Das Weiße Rauschen (The White Sound) (2002)

TOMATOMETER

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AUDIENCE SCORE

Critic Consensus: No consensus yet.

Movie Info

The White Sound begins as a young German, Lukas (Daniel Bruehl), takes a train from his family home in the country to his new home in Cologne where he plans to move in with his older sister, Kati (Anabelle Lachatte). Arriving at the train station, he finds that Kati isn't there, and wanders about in a nervous daze until she finds him. Later, at her flat, he's warmly greeted by Jochen (Patrick Joswig), Kati's hippie-ish boyfriend. Lukas goes out partying with them, and meets a girl (Katharina Schuttler), with whom he quickly makes a date. They plan to see Taxi Driver, but when they arrive at the theater, they find out that the film hasn't opened yet. His date takes it in stride, but Lukas freaks out, screaming obscenities at the hapless cashier in a paranoid frenzy. His date runs off, frightened. Lukas doesn't know it yet, but he's descending into schizophrenia. The film chronicles his breakdown as he begins hearing whispers that grow more and more threatening, eventually telling him that Kati and Jochen find him disgusting and plan to kill him. The only thing that seems to soothe his psyche is the "white noise" of the water running in the shower. One day, in a panic, he jumps from the window of his room, and at the hospital, he and Kati get the terrible diagnosis. Lukas begins taking medication, gets a mundane job, and seems to be functioning fairly well. But despite Kati's best efforts, he can't maintain his sedated new life. He stops taking his medicine and runs off. Director Hans Weingartner studied cognitive science before becoming a filmmaker. The White Sound is his debut feature. ~ Josh Ralske, Rovi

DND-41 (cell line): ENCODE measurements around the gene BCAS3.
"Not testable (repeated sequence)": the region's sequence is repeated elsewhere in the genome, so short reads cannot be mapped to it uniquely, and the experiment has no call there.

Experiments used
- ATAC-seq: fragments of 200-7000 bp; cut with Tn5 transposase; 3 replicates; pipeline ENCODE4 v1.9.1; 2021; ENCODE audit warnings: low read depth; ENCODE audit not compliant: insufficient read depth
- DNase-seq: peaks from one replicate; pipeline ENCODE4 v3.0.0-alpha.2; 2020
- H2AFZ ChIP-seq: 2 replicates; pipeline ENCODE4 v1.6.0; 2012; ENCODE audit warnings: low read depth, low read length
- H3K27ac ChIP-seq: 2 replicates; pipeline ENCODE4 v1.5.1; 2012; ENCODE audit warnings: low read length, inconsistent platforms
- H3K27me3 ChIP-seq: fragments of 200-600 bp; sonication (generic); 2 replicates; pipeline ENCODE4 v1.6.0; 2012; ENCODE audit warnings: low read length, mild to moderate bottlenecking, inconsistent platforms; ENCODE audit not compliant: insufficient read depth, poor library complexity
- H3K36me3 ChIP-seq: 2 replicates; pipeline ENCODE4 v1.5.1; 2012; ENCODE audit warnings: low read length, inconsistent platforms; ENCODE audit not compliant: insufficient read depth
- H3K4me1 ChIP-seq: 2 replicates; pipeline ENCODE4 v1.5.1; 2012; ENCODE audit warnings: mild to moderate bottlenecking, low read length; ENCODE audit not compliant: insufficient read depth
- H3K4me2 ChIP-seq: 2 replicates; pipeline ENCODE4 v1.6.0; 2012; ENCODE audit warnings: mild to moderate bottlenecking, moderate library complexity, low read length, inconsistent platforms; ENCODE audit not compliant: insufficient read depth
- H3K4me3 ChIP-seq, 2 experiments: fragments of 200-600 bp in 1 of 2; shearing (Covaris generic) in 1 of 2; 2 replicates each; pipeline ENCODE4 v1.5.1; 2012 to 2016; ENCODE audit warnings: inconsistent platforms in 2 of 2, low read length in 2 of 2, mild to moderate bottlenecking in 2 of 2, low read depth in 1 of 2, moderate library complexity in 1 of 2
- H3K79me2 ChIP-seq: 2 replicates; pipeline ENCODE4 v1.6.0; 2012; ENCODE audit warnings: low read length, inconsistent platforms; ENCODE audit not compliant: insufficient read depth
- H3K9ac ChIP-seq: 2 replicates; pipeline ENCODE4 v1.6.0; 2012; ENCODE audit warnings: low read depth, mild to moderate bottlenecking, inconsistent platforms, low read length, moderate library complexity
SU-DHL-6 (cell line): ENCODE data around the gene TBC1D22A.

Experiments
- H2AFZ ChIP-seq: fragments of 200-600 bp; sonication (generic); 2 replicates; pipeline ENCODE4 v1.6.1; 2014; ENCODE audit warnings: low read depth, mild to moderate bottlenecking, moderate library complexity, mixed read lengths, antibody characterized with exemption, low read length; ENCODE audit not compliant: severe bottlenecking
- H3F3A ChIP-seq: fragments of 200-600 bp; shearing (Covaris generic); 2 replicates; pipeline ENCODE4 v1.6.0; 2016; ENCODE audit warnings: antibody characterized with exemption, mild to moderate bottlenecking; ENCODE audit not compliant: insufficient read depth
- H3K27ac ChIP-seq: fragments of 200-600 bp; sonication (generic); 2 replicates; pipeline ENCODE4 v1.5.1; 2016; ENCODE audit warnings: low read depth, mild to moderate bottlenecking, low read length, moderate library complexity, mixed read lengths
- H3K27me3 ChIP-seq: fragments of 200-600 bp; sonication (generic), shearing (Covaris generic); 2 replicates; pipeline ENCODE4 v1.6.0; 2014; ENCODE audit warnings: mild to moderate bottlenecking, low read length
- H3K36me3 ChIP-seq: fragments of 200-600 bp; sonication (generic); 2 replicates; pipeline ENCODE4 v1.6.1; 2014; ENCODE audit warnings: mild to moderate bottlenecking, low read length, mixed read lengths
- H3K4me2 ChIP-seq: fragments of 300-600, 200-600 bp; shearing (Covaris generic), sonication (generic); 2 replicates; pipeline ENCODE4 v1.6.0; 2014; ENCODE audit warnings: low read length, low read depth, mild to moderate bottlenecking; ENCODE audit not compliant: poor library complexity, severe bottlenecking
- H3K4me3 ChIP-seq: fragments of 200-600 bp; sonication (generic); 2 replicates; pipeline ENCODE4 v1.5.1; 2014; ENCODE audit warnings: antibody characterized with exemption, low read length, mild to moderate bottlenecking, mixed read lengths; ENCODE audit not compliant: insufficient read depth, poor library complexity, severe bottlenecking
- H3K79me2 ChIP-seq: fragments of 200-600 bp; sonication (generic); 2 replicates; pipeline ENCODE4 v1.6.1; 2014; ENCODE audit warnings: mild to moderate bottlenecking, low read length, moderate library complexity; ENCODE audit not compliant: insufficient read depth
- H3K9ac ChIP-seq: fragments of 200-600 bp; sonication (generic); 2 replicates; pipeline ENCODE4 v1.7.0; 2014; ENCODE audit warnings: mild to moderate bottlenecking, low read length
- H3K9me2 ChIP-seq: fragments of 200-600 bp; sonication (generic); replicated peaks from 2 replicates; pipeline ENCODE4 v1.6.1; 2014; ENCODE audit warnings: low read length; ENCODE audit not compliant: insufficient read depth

Rating:
NR
Genre:
Art House & International , Drama
Directed By:
Written By:
In Theaters:
 wide
Runtime:

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Critic Reviews for Das Weiße Rauschen (The White Sound)

All Critics (1)

No excerpt available.

Full Review… | January 25, 2006
Time Out
Top Critic

No excerpt available.

Full Review… | May 7, 2003
New York Times
Top Critic

No excerpt available.

August 15, 2005
EmanuelLevy.Com

Audience Reviews for Das Weiße Rauschen (The White Sound)

½

Weird, depressing but effective movie about schizophrenia and how it affects the people surrounding, and of course the person with it. It's really kind of odd to watch, and the actors were pretty good, as if it was natural.

Amanda Ø.
Amanda Ø.
½